She was there. My Pops had just been transferred from the hospital to enter the uncertain life as a nursing home resident. In the short span of his first week he was busted from the fifth floor to the fourth because he needed additional looking after. Which I learned really meant that my dad in his confusion would sometimes enter other patients rooms and well, wreak havoc. He didn’t mean any harm but nonetheless disturbances of any kind can have a very negative effect on the frail and/ or elderly who are just trying to have a little peace in their lives. I wasn’t happy the staff wanted to move my Pops but I understood so with minimal crabbing from me I helped the CNA move my dad to his new digs. She was there.
Our first meeting is difficult for me to recall, not because I have memory issues but more from the level of stress I hadn’t yet sorted out. Everything that was happening to Dad and I still hadn’t sunken into my thought process. I was feeling so overwhelmed and beaten. I felt numb. She was there. Her name is Kathy. Her hubby was one of the residents at my Dad’s new “home”. She was friendly and talkative. I felt comfortable in her presence from that first moment. She showed me around the fourth floor and gave me a few pointers about the staff, the meal times, how to control the heat in Dad’s room, where to find extra linens. By reaching out to me she changed that moment of fear for me. I relaxed a little and I felt a wave of relief I was sure was never going to come.
I am sure she has no idea how much that day changed me. It changed the way I view my Dad’s living situation. It changed the way I am towards other people who have loved ones suffering from illnesses and dementia. Even though each of our battles are unique to us we are all in the same war; fighting to give our loved one the best “rest of their lives”. My Pops was only at his first nursing home for two weeks when a bed became available closer to my home in a better environment. I jumped at the opportunity. I am not sorry that I moved Pops. We are both happier and healthier now. Kathy’s hubby has moved as well into a better living arrangement. I couldn’t be happier for them both.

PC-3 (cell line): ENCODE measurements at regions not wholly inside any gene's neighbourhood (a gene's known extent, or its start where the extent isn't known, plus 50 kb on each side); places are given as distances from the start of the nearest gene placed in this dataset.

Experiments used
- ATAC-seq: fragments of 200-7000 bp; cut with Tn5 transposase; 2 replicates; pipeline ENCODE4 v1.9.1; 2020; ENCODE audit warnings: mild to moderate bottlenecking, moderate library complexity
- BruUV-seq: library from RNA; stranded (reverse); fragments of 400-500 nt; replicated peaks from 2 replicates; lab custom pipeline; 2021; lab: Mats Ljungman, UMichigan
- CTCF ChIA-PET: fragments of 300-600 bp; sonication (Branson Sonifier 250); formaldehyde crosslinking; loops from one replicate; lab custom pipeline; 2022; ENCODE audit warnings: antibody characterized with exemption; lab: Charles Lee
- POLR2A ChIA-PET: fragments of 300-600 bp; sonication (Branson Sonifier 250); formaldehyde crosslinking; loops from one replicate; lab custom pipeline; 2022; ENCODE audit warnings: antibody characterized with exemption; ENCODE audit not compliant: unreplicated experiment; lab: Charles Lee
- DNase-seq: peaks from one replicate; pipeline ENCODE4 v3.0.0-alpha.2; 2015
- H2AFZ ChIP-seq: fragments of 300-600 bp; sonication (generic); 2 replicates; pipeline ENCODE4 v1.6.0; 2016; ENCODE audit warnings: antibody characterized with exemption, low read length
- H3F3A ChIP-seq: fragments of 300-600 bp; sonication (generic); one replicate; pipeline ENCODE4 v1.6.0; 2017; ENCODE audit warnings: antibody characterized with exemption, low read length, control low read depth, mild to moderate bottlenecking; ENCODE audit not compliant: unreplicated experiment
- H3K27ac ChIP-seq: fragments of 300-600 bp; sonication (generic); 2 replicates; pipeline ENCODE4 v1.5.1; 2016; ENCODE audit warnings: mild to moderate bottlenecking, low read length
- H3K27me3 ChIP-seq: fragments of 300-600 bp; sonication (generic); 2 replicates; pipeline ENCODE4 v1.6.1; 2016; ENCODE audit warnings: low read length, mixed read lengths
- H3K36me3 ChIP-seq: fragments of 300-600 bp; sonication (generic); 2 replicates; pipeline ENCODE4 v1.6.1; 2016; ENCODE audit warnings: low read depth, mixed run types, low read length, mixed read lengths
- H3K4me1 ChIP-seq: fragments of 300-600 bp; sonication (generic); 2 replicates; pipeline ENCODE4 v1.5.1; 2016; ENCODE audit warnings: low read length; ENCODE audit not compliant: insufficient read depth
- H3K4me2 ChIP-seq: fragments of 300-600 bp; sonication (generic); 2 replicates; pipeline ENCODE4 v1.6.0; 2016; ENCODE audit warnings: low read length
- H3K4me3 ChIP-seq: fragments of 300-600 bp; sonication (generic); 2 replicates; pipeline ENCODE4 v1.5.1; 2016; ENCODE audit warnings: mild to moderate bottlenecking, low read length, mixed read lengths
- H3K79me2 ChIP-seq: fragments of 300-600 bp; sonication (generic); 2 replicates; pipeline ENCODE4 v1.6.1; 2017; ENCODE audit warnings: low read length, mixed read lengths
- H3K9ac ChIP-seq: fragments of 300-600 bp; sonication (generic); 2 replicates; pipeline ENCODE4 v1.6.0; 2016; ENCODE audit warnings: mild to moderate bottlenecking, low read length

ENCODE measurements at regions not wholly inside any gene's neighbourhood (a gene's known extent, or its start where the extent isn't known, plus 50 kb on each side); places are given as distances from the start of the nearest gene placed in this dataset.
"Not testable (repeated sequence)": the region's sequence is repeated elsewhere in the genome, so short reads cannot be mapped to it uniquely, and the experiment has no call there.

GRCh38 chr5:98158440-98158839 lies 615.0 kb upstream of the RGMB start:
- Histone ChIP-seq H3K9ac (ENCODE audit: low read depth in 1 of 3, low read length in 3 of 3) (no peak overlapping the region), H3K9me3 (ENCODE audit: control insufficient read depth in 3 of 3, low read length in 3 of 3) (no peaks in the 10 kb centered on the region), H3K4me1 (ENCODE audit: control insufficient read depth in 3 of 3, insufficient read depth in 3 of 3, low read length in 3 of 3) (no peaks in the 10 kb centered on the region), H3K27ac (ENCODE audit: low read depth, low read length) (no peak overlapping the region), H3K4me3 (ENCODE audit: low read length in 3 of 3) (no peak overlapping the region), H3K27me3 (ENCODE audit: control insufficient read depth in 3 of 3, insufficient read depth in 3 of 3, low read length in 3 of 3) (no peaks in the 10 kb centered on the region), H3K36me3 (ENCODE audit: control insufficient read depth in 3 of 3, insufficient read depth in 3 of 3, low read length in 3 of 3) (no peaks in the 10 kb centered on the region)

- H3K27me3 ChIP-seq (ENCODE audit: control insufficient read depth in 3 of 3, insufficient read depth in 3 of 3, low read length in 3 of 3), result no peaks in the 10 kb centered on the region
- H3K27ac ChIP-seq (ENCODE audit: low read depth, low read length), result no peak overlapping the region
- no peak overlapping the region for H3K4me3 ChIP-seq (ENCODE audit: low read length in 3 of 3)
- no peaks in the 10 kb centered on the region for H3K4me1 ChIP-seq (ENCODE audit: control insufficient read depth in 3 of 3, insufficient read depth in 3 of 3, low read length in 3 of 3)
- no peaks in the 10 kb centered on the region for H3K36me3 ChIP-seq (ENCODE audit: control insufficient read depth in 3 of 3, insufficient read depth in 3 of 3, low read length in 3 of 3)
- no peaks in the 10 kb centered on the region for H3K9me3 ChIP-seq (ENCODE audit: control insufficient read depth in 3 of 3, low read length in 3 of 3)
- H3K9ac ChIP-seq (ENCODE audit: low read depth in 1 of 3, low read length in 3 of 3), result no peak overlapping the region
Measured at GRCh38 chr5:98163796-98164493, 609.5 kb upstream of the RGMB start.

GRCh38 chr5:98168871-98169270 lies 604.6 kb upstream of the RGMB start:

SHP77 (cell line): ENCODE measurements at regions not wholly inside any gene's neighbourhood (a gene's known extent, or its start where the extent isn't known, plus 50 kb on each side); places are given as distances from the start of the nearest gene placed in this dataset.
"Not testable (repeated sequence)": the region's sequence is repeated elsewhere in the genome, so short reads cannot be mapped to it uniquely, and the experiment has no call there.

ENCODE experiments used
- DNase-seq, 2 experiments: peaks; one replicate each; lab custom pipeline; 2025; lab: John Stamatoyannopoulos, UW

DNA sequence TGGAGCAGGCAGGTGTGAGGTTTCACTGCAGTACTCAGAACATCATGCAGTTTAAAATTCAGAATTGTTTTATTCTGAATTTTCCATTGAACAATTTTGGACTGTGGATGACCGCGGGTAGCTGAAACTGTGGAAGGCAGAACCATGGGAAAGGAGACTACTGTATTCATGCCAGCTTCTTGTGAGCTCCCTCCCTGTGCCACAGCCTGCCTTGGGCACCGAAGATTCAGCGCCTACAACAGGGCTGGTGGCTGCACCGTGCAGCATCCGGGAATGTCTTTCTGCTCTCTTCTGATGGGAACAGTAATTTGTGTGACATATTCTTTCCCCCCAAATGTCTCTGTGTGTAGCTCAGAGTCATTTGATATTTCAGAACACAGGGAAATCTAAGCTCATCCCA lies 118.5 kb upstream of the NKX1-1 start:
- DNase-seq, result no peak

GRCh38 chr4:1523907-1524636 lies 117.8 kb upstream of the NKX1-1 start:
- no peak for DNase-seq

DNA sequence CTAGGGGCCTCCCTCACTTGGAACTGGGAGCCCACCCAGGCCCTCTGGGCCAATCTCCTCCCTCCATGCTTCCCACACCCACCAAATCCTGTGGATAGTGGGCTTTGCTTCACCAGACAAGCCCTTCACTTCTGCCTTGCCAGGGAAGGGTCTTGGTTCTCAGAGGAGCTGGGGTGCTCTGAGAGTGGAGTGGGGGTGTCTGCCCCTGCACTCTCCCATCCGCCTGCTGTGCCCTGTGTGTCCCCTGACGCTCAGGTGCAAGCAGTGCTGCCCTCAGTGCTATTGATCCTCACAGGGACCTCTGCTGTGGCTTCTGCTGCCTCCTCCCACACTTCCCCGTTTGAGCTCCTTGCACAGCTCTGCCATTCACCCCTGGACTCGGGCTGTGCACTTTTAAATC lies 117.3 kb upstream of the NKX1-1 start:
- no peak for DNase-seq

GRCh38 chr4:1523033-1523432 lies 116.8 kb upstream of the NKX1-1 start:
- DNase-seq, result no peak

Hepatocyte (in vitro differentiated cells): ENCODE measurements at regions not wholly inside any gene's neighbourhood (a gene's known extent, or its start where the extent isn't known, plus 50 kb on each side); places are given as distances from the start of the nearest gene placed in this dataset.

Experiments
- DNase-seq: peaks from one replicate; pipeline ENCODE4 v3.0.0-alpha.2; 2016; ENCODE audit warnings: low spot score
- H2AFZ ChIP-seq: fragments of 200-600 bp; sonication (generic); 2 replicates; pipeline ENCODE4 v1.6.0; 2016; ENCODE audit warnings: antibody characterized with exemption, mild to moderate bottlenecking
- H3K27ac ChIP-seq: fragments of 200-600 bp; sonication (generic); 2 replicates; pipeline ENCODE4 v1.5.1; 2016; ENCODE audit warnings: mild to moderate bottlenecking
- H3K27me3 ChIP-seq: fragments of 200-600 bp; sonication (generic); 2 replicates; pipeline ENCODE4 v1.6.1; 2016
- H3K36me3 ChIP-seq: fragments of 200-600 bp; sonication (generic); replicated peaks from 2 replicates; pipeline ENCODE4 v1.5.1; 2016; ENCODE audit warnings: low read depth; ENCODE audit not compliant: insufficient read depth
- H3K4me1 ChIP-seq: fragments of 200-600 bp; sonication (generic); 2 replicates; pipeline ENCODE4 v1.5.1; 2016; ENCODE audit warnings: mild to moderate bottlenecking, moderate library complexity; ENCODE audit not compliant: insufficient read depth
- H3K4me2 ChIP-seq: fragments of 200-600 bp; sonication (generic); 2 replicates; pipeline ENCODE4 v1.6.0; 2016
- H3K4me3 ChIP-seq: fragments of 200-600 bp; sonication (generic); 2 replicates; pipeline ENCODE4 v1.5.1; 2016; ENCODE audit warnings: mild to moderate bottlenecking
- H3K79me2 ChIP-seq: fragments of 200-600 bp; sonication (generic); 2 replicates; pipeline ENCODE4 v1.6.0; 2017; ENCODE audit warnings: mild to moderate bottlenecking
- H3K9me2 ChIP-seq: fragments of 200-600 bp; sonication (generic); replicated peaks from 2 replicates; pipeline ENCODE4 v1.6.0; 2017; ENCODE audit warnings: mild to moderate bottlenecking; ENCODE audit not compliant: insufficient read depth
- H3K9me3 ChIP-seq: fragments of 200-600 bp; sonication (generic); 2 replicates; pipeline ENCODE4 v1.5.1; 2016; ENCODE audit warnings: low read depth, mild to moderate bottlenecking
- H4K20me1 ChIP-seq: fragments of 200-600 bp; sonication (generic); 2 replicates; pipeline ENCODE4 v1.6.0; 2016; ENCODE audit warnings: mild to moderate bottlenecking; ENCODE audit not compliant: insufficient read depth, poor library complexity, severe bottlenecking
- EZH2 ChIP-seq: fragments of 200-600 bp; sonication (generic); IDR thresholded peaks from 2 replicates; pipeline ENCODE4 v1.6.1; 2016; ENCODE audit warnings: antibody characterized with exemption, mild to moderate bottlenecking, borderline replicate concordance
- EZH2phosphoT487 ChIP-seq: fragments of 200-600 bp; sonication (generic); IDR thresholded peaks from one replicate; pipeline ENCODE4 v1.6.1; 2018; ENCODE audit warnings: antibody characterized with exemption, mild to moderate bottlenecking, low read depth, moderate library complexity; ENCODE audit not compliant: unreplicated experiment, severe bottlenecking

Kathy and I keep in touch as much as possible, gotta love the interwebs, and today we went to lunch. I had a wonderful time. Thank you Kathy for being the light of hope I needed so badly that day. Never forget that one person can change the world. Never underestimate what you mean to someone else.
Trish = )
I haven’t written a post in quite some time. I told myself I need some time off to regroup and enjoy my summer. As many of you know I had to place my Pops into a nursing home. Never an easy decision to make. The paperwork long,tedious and intrusive. I have always resisted placing my Pops because I didn’t want to lose him to the system. I have already lost more than I have ever imagined I would. My kid sister and my mother passed away. I have an older sister that I am not close to (my choice). I have distanced myself from her children as well. I can not live with their baggage and try to fix my baggage as well. Growing up in a dysfunctional family environment with no set coping skills will do that for you. My family’s way of getting through tough things together usually involved more yelling than conversation and lots of name calling and blame throwing. Counter productive to say the least. Not a real esteem builder either. I had to learn to accept and like myself on my terms.